New studies continue to reveal that many students cannot evaluate internet information for truthfulness, writes media literacy expert Frank W Baker. “It has become a crisis in American education,” he says, as disinformation becomes industrialized and “truth decay” spreads.
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For five years Marilyn Pryle has begun every class with 10 minutes of choice reading, inside a Book Club model. Would in work in a hybrid classroom? Yes! Her experience this year “reinforces the truths I already know.” Students want to read. Escaping into a story feels good.
Borrowing books from class and school libraries is less common during the pandemic. Kathie Palmieri encourages her students to read using a Bitmoji Virtual Classroom Library, Virtual Book Tasting Rooms, Flipgrid, and Mentimeter. How-to tips and book sources included!
As U.S. history teacher Lauren Brown prepared for her classes to resume following winter break, she considered what she would say to her students about the Capitol riots. “To say nothing says way too much.” See her full discussion of teaching ideas for now and later.
Students need to explore critical questions about topics relevant to their lives, writes Kasey Short. In the past she’s organized debates, but hybrid teaching prompted her to try ‘elevator pitches.’ Kids enjoyed researching issues, doing bias checks and creating short videos.
In The Elementary School Grammar Toolkit Sean Ruday shows how to use mentor texts as a tool to help kids connect with engaging material as they learn proper writing conventions. Teacher Kathie Palmieri says the book will enrich writing in the intermediate grades and beyond.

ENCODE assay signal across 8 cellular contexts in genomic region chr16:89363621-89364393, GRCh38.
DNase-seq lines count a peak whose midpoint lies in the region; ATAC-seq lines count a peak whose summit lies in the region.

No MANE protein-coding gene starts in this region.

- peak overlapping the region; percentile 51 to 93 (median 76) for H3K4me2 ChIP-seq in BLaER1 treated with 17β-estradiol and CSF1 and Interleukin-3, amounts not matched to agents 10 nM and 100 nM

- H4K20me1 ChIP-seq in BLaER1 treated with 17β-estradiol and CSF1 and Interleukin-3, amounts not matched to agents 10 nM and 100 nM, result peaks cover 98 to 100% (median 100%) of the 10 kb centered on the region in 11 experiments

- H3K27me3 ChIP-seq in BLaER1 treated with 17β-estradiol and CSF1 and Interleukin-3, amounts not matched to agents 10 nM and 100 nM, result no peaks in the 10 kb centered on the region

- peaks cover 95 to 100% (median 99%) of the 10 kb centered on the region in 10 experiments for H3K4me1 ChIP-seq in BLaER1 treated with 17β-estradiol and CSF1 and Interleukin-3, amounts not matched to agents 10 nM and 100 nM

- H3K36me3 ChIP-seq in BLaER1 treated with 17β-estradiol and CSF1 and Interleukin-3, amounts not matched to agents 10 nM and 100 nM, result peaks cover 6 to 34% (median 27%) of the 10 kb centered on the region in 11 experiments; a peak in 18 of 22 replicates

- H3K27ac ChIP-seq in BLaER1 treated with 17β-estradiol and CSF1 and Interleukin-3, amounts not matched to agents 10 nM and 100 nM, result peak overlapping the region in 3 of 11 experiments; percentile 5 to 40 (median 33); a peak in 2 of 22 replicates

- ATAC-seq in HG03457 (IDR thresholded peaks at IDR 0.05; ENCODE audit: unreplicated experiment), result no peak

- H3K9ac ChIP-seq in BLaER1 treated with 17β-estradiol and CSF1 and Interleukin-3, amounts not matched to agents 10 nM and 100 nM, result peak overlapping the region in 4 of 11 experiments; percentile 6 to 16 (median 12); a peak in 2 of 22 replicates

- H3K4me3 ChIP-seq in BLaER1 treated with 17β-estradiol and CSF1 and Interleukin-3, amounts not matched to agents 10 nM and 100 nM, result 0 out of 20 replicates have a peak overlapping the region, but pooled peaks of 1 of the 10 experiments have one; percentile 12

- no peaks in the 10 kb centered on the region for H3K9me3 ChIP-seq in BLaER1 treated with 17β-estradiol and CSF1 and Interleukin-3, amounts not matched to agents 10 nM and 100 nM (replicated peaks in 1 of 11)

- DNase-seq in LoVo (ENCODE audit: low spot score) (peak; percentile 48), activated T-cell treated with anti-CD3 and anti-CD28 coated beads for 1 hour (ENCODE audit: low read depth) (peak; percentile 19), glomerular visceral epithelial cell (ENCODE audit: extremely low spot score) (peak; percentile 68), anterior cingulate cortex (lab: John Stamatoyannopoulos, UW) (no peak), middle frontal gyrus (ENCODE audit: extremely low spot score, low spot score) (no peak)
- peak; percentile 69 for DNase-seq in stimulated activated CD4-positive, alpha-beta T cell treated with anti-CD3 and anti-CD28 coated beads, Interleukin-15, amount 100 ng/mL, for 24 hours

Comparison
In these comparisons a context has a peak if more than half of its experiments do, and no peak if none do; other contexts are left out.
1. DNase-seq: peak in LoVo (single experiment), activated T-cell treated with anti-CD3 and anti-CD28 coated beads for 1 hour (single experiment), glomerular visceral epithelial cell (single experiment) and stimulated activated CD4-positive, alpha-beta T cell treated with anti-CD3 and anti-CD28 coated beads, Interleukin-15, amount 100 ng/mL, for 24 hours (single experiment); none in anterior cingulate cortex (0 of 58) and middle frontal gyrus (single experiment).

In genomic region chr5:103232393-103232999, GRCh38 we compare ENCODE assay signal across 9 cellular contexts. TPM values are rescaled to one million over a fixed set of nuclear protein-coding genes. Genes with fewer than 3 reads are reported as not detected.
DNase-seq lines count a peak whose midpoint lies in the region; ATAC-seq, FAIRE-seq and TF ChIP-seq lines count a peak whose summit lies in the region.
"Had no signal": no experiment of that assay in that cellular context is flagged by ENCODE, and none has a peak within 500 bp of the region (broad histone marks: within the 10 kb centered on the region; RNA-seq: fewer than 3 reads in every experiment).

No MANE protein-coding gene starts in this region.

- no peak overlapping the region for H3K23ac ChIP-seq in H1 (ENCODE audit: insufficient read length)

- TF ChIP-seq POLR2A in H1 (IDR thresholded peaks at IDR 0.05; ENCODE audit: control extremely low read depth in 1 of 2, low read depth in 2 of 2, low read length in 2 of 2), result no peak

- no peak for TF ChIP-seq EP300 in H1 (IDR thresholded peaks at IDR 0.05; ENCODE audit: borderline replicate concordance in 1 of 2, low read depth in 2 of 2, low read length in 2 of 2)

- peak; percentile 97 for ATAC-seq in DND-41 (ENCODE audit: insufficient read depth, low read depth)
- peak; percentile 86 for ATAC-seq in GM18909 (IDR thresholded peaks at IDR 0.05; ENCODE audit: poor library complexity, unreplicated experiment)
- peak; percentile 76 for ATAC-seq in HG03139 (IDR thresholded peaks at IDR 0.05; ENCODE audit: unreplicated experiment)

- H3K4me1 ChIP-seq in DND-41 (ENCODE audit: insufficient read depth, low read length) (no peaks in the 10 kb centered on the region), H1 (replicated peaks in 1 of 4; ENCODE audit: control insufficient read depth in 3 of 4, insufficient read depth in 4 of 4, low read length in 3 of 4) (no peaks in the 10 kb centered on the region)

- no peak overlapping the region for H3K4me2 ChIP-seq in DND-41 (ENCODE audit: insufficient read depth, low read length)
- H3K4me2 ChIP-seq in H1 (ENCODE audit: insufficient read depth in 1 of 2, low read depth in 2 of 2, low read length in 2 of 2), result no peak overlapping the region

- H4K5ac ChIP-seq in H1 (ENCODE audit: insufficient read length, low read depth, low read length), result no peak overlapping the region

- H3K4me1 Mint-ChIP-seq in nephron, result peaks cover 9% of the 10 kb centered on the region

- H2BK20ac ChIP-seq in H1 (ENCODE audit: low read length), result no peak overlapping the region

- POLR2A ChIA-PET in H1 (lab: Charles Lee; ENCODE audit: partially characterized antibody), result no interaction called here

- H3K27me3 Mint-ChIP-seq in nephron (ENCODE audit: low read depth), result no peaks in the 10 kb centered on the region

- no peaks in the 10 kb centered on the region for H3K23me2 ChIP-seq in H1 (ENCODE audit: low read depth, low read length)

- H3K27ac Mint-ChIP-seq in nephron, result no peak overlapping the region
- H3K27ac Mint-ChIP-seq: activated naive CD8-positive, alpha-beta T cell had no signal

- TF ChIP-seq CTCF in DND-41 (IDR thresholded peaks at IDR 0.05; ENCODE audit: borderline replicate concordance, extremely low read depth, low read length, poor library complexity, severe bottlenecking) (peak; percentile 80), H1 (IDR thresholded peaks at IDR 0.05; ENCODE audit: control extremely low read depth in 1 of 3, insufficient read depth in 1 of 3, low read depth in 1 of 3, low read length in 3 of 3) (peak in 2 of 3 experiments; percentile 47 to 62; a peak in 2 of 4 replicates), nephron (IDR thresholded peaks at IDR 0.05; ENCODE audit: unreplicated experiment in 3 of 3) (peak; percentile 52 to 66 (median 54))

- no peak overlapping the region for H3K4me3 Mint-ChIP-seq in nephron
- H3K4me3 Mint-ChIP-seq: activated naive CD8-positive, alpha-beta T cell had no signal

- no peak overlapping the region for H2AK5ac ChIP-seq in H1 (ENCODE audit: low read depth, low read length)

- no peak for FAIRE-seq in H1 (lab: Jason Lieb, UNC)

Facing the ‘December Dilemma’ of how to include winter holidays in the instructional day? This MiddleWeb resource offers a multi-faceted look at religious and non-religious aspects of the season, legal issues, and some ideas for seasonal lesson planning.
This fall Katie Durkin’s middle schoolers developed a voluntary reading plan using a design thinking process. After modeling her own reading goals, she had students generate and pursue ‘prototype’ goals that helped them expand choice and voice in their reading practices.
Principals are the creators of school culture. Through their words, actions, and policies they can assure ELLs’ success. The work teachers need to do with language learners can’t be done without principal support. Tan Huynh offers 4 principles for school leaders to adopt.
As you work with your students on grammar instruction, Sean Ruday recommends emphasizing that grammatical concepts are key parts of writer’s craft toolkit. An understanding of the precise purpose of each tool will help them become thoughtful and artful communicators.